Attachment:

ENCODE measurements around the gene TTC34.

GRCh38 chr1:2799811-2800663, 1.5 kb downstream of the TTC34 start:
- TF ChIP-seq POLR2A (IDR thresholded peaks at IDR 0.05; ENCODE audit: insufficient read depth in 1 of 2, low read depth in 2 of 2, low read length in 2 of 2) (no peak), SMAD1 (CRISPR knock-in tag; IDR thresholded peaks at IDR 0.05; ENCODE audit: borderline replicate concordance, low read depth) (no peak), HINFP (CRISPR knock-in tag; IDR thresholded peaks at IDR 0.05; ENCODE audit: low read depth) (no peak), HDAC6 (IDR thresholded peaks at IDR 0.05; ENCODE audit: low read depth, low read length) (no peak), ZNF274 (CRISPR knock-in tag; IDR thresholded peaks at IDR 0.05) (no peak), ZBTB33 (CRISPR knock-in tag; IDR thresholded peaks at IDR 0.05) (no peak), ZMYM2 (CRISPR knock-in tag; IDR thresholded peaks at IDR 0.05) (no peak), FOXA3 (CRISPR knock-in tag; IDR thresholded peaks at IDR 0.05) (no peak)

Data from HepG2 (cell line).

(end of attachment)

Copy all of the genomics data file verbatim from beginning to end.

ENCODE measurements around the gene TTC34.

GRCh38 chr1:2799811-2800663, 1.5 kb downstream of the TTC34 start:
- TF ChIP-seq POLR2A (IDR thresholded peaks at IDR 0.05; ENCODE audit: insufficient read depth in 1 of 2, low read depth in 2 of 2, low read length in 2 of 2) (no peak), SMAD1 (CRISPR knock-in tag; IDR thresholded peaks at IDR 0.05; ENCODE audit: borderline replicate concordance, low read depth) (no peak), HINFP (CRISPR knock-in tag; IDR thresholded peaks at IDR 0.05; ENCODE audit: low read depth) (no peak), HDAC6 (IDR thresholded peaks at IDR 0.05; ENCODE audit: low read depth, low read length) (no peak), ZNF274 (CRISPR knock-in tag; IDR thresholded peaks at IDR 0.05) (no peak), ZBTB33 (CRISPR knock-in tag; IDR thresholded peaks at IDR 0.05) (no peak), ZMYM2 (CRISPR knock-in tag; IDR thresholded peaks at IDR 0.05) (no peak), FOXA3 (CRISPR knock-in tag; IDR thresholded peaks at IDR 0.05) (no peak)

Data from HepG2 (cell line).